“There are billions of dollars being invested every year into research and development around advanced, synthetic and bio fuels, for example. There is already a sustainable aviation fuel on the global market which cuts emissions by 80%. Here in Ireland major fuel users can opt for transport fuel with 30% waste-based biodiesel to  reduce carbon.

A seat at the table

“We are saying to government – let us in and talk to us – there is no point in treating us like the bogeyman. If we are part of the problem then we are also part of the solution. Too many see it as a polarised debate – a case of ‘goodies and baddies’” said Kevin.

Government seems to be placing all its eggs in one basket. It is relying on electric vehicles to decarbonise transport but if the Government meets its target of one million EVs on the road by 2030 (and that is very challenging), the majority of cars will still be using petroleum.  If the impact of the internal combustion engine vehicles which remain on the road is to be reduced, Government really needs to work with the people who provide the fuel which will drive them.

“There will be fuels on the market in ten years time that haven’t even been invented yet. EVs are not the only solution We need to embrace the  enormous potential of advanced synthetic and bio fuels.

Realistic approach

The Government plans to reduce emissions from transport seems to ignore great swathes of Irish people. Investing in public and active transport may enable behavioural change among residents of suburban Cork, Galway or Dublin, but has little impact on those who live in rural Ireland and have no option but to rely on their private cars. The simple fact that consumers have not (yet) made a wholesale switch to EVs so if we are to reduce greenhouse gas emissions from transport we need to change the products which fuel internal combustion engines – even if only as a transitionary measure.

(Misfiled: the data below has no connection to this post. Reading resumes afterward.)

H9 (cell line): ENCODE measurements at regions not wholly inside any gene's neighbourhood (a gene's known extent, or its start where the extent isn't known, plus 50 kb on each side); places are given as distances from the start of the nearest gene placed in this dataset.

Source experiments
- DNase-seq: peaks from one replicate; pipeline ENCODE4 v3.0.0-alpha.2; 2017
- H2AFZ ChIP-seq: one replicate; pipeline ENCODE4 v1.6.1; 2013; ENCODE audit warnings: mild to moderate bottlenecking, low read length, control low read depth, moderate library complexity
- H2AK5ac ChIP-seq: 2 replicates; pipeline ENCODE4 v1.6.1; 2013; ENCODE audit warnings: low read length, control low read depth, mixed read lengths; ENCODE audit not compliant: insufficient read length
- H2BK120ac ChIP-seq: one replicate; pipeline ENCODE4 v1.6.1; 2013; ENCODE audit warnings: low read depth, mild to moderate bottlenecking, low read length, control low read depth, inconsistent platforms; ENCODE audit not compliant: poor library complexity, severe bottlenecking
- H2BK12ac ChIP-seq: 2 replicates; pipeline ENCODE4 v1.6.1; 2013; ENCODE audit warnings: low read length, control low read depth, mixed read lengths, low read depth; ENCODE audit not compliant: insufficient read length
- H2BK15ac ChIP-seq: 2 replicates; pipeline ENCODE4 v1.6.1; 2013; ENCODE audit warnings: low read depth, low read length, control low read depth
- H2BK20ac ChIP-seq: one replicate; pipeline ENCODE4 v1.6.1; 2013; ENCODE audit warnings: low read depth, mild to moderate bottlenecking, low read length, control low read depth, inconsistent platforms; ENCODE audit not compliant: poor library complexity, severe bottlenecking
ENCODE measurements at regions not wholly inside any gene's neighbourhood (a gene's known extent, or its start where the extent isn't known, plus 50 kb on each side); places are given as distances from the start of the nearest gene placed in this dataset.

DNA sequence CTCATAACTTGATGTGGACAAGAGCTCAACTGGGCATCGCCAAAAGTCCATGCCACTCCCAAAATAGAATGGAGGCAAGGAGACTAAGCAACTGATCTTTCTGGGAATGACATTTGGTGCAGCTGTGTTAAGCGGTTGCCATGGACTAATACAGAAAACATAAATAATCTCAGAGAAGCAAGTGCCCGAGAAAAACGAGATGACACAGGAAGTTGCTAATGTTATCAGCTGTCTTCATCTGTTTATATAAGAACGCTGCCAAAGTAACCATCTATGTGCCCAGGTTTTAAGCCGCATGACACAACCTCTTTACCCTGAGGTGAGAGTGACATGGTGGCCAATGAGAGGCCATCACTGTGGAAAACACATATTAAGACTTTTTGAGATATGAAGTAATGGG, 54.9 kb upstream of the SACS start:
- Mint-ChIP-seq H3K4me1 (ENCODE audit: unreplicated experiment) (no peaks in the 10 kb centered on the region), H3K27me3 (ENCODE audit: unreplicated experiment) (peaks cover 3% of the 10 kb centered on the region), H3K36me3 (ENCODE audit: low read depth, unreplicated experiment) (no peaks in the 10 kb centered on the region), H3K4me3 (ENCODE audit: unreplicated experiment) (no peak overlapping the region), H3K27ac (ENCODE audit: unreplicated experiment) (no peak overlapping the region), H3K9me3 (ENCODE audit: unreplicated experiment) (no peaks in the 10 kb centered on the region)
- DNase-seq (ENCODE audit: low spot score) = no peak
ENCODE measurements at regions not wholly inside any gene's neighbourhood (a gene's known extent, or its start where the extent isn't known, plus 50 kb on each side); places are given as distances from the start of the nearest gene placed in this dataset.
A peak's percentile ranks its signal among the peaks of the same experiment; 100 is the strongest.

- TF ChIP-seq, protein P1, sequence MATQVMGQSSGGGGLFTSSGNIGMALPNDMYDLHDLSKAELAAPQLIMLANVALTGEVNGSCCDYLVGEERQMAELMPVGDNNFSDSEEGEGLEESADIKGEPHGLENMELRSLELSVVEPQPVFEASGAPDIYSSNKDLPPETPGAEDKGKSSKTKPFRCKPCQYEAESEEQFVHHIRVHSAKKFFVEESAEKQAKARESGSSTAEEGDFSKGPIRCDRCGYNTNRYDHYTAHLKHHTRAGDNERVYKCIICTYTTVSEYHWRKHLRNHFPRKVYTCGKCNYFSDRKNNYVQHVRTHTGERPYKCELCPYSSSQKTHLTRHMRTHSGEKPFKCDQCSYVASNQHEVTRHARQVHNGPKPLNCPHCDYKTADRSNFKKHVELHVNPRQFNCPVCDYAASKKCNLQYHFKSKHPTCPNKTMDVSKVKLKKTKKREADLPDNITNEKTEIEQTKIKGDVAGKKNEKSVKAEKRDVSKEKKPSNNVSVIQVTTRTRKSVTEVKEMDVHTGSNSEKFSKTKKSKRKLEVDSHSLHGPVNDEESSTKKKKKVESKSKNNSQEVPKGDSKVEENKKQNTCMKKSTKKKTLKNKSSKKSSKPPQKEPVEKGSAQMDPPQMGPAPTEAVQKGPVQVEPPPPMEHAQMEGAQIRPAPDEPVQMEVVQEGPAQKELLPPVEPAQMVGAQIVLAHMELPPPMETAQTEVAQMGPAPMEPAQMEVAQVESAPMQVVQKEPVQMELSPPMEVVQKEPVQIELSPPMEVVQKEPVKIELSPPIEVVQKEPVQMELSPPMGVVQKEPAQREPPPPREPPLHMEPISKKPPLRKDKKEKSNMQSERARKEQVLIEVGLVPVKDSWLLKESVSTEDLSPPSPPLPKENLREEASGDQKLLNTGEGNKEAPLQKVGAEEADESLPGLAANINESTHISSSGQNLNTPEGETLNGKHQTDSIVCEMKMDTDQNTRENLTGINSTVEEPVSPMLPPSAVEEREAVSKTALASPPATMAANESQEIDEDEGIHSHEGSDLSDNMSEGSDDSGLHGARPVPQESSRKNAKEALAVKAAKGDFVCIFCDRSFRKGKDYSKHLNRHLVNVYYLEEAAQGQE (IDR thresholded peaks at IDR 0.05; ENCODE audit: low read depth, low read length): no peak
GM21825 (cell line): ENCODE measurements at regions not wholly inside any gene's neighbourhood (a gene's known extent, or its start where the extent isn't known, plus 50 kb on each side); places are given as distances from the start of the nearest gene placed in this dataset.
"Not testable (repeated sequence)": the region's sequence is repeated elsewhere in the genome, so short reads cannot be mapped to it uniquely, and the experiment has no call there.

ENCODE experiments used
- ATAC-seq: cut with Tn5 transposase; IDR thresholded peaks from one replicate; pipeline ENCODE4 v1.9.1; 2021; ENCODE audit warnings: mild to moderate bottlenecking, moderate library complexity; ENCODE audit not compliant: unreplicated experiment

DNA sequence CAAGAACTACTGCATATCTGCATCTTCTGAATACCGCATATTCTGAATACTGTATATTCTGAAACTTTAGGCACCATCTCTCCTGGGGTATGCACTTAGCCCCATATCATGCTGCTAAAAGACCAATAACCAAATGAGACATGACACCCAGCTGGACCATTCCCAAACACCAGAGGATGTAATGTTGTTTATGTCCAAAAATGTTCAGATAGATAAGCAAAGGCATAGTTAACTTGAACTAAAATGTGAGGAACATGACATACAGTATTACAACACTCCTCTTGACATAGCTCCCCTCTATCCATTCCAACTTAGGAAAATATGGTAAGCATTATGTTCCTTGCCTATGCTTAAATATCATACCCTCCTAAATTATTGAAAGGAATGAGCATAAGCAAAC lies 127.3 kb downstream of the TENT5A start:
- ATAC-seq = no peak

We have called on Minister Eamon Ryan to double the biofuel element of petrol sold in Ireland by mandating the introduction of E10 but still have no clarity on when this policy, which will eliminate 90,000 tonnes of carbon emissions each year, will be implemented.


When Kevin McPartlan took up the new post in September 2019 he knew he was up for the challenge.

Fuels for Ireland Kevin McPartlan

Clear break

“We recognised we needed to make a clear break from the past – even the name ‘Irish Petroleum Industry Association’ was holding us back and didn’t really reflect the reality. We are not in the oil business. We are in the energy business – fueling Irish people, families, businesses and communities -whether the fuel is carbon based, derived from waste, algae, renewable electricity or anything else.

2020 Vision